Sometimes we all need a change of scenery and a change of pace to shake us out of our doldrums, recharge our internal batteries, and realign our priorities.
That’s why taking a vacation is such an important part of our workplace sanity and family health( get additional hints for health care from here). By getting away from the normal routines and environment, our eyes are challenged to see new things and adapt to new routines. (Not to mention, the extra rest that usually comes from a vacation also helps bring us back refreshed and ready to tackle the next project.)
While our family recently took our annual summer vacation, this one was impacted in unique ways by a medical event three weeks before we left. If you or a loved one has been the victim of substandard care on the part of a doctor or healthcare professional, you may need to hire a medical malpractice attorney to get what you deserve or visit this website for a better solution to this issue. In order to win a lawsuit in this realm, you’ll need a lawyer (and evidence, of course) that can prove that you were the victim of negligence. The negligence need not be malicious in intent, but merely below the standard of care that should be expected from a professional in their position. This can include cases where misdiagnosis or failure to diagnose led to harm, maltreatment, and many other situations where the patient did not receive the care to which he was entitled. You can check here for more detail about the Queens Personal Injury Lawyers. One of the most common types involves simple errors that have a profound impact on the patient’s health. For instance, a doctor may prescribe a medication that the patient is allergic to or will interfere with medication the patient is already taking. The wrong dosage of anesthesia during surgery could also fall under this category. Other categories include failure to diagnose on the part of the doctor and failure to explain the risks of a particular surgery. That’s right: if something goes wrong during surgery and the patient was not warned ahead of time of that risk, it is easily grounds for a lawsuit.
First, the backstory. My oldest son plays college basketball and suffered an injury during the spring workouts. When he did not improve after following the athletic trainer’s instructions, we got a second opinion…which led to an MRI, then surgery. Followed by four non-weight-bearing weeks on crutches and up to four months (or longer) without any basketball activities in order to allow the cartilage to heal properly. In such situations, people can take the help of DUI attorneys for hire, who can also help in getting injury claims and get compensation.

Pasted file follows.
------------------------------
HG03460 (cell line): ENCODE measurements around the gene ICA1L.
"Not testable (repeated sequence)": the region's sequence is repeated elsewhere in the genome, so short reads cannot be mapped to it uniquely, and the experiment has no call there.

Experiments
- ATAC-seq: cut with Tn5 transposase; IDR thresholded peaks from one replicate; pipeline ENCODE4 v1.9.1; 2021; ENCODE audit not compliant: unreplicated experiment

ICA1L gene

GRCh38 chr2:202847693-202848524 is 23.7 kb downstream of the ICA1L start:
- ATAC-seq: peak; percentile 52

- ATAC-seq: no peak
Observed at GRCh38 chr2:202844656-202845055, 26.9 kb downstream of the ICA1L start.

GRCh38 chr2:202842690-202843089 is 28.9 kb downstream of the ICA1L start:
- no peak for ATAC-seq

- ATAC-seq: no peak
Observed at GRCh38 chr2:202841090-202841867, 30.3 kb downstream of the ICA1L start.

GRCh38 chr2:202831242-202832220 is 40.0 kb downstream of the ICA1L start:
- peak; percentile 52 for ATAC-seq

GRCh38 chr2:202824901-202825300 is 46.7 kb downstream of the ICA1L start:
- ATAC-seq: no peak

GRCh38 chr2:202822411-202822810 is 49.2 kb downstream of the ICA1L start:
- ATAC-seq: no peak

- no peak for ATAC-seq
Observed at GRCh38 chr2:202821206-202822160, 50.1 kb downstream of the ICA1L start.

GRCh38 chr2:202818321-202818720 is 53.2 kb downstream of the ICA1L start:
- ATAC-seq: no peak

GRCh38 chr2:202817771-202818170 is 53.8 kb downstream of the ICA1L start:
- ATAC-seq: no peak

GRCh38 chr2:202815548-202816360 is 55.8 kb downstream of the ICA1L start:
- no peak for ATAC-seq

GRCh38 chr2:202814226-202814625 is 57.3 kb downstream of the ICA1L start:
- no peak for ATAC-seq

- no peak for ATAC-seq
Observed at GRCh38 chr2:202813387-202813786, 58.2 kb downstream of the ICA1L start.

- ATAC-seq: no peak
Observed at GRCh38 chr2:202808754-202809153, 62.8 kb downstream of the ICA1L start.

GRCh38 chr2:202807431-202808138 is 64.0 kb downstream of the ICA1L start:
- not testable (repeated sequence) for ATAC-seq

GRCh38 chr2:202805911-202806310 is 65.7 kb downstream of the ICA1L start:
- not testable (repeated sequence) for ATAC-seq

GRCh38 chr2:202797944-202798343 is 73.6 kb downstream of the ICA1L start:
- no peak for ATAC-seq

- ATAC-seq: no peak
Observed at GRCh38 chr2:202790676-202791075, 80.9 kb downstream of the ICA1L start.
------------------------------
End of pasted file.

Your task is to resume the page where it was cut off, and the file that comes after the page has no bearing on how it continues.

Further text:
Take one active boy and put him on crutches for a month. That led to obvious adaptations like a shower chair so he didn’t have to stand on one leg on a soapy, slippery floor. And a change of responsibilities at work since he could no longer do his current job while on crutches. It also affected my life when it came to monitoring medications, bringing him meals, rotating ice packs, and even driving him to work those first few times. We had to plan more time into normal activities like showers, getting up stairs, and commuting to work because his normal go-getter pace was slowed down by crutches. Not to mention, his scenery shrank to that of the recliner or couch with a television or video game since mobility issues eliminated things like workouts, hikes, and even golf with his friends.
And then came vacation. Our usual plans included a full week riding rollercoasters at Silver Dollar City in Branson, Missouri and getting way more than our 10,000 steps per day criss-crossing the hilly park. Plus swimming pools and sometimes even a water park filled with carry-your-own-tube-to-the-top-of-the-flume rides.
Yeah. Not happening with a boy still on crutches…but maybe with a wheelchair/crutch combination. We started to dream of ways to make vacation fun again…and then the surgeon squashed the coaster craze because the jarring could interfere with the internal healing process and set back his recovery.
The wheelchair would have been a hassle and slowed down the coaster group’s rapid race through the park. But now my son would be watching from the sidelines. Did he want to make the effort to be there and simply watch while the rest of the adrenaline-junkies had fun…or would he rather join the slower group doing other rides, listen to visiting country music groups, and watch the craftsmen create blown glass? (Let’s just say it depended on the day.)
For him, it was definitely a change of pace…and a change of scenery since he was dropped to a sitting position rather than standing a head above the crowd. For me, by looking out for his needs, it was also a chance to put less pressure on myself and the rest of the group. To be content to go at a slower pace and let the pressures simply roll away. To be thankful that medical breakthroughs had allowed us to know what was wrong with his knee and start to fix it. To be reminded to pray for a full healing…while knowing that the future was still in God’s capable hands.
This recent vacation…and this recent restriction have taught me a lot about deliberately changing things in my life in order to more fully appreciate what I already have. That said, I’m looking forward to tomorrow when he can start weaning himself off the crutches!
What about you? Have you ever been forced to change your pace or your scenery? Did you find something beneficial about it? What can you do today to change up the routine in the coming week?